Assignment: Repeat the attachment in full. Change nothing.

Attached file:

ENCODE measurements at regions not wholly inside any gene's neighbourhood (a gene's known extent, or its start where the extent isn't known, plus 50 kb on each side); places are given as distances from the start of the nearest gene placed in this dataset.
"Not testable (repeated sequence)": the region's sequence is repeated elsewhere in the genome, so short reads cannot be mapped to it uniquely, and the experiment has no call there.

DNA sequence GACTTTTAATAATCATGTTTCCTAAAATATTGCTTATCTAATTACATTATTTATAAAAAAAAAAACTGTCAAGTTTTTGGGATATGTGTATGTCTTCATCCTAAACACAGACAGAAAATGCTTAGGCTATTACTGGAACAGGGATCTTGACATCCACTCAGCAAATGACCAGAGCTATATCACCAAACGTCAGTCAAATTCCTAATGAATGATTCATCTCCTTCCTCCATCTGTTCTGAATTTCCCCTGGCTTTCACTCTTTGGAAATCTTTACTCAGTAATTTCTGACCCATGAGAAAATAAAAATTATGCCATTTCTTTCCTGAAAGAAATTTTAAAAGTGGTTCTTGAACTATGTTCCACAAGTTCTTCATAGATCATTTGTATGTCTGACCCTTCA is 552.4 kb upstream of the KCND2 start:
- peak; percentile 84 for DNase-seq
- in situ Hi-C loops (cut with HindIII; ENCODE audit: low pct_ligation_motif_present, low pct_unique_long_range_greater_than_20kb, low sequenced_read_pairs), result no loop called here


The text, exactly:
ENCODE measurements at regions not wholly inside any gene's neighbourhood (a gene's known extent, or its start where the extent isn't known, plus 50 kb on each side); places are given as distances from the start of the nearest gene placed in this dataset.
"Not testable (repeated sequence)": the region's sequence is repeated elsewhere in the genome, so short reads cannot be mapped to it uniquely, and the experiment has no call there.

DNA sequence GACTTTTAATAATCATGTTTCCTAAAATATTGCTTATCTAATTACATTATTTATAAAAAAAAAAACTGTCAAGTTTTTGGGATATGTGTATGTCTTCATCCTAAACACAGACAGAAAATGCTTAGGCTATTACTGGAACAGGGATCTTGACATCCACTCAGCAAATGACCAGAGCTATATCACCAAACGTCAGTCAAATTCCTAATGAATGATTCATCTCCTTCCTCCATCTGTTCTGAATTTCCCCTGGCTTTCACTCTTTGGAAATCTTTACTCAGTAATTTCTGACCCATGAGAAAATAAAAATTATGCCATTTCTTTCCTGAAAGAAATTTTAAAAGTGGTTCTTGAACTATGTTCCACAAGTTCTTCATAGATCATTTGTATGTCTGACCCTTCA is 552.4 kb upstream of the KCND2 start:
- peak; percentile 84 for DNase-seq
- in situ Hi-C loops (cut with HindIII; ENCODE audit: low pct_ligation_motif_present, low pct_unique_long_range_greater_than_20kb, low sequenced_read_pairs), result no loop called here